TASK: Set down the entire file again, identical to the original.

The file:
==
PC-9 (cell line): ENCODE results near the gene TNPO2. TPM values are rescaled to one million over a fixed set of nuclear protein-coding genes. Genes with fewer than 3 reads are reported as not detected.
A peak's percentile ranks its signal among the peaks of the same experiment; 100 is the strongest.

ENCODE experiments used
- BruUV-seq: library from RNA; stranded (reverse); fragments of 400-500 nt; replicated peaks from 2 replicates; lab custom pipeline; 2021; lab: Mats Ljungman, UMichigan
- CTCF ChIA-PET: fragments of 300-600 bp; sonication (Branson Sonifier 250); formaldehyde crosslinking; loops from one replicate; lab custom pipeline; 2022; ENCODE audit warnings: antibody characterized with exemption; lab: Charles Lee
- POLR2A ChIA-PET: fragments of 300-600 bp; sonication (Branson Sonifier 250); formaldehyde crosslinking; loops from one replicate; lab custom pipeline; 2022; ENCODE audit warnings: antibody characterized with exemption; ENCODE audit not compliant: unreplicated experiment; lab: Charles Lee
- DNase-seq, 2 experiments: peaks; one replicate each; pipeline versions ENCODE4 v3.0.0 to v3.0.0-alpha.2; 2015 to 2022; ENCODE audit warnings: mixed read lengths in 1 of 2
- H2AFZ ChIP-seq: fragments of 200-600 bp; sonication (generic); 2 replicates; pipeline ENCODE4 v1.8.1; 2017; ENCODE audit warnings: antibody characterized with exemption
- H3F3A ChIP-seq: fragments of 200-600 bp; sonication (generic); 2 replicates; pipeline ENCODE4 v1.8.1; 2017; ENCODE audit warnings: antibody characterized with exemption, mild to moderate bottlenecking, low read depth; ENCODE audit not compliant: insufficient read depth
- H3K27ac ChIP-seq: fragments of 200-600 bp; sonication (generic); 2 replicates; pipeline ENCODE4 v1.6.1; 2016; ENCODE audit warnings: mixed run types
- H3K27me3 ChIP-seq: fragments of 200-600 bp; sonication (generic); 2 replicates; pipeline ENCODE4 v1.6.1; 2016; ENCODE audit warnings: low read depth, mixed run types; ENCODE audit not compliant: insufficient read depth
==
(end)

PC-9 (cell line): ENCODE results near the gene TNPO2. TPM values are rescaled to one million over a fixed set of nuclear protein-coding genes. Genes with fewer than 3 reads are reported as not detected.
A peak's percentile ranks its signal among the peaks of the same experiment; 100 is the strongest.

ENCODE experiments used
- BruUV-seq: library from RNA; stranded (reverse); fragments of 400-500 nt; replicated peaks from 2 replicates; lab custom pipeline; 2021; lab: Mats Ljungman, UMichigan
- CTCF ChIA-PET: fragments of 300-600 bp; sonication (Branson Sonifier 250); formaldehyde crosslinking; loops from one replicate; lab custom pipeline; 2022; ENCODE audit warnings: antibody characterized with exemption; lab: Charles Lee
- POLR2A ChIA-PET: fragments of 300-600 bp; sonication (Branson Sonifier 250); formaldehyde crosslinking; loops from one replicate; lab custom pipeline; 2022; ENCODE audit warnings: antibody characterized with exemption; ENCODE audit not compliant: unreplicated experiment; lab: Charles Lee
- DNase-seq, 2 experiments: peaks; one replicate each; pipeline versions ENCODE4 v3.0.0 to v3.0.0-alpha.2; 2015 to 2022; ENCODE audit warnings: mixed read lengths in 1 of 2
- H2AFZ ChIP-seq: fragments of 200-600 bp; sonication (generic); 2 replicates; pipeline ENCODE4 v1.8.1; 2017; ENCODE audit warnings: antibody characterized with exemption
- H3F3A ChIP-seq: fragments of 200-600 bp; sonication (generic); 2 replicates; pipeline ENCODE4 v1.8.1; 2017; ENCODE audit warnings: antibody characterized with exemption, mild to moderate bottlenecking, low read depth; ENCODE audit not compliant: insufficient read depth
- H3K27ac ChIP-seq: fragments of 200-600 bp; sonication (generic); 2 replicates; pipeline ENCODE4 v1.6.1; 2016; ENCODE audit warnings: mixed run types
- H3K27me3 ChIP-seq: fragments of 200-600 bp; sonication (generic); 2 replicates; pipeline ENCODE4 v1.6.1; 2016; ENCODE audit warnings: low read depth, mixed run types; ENCODE audit not compliant: insufficient read depth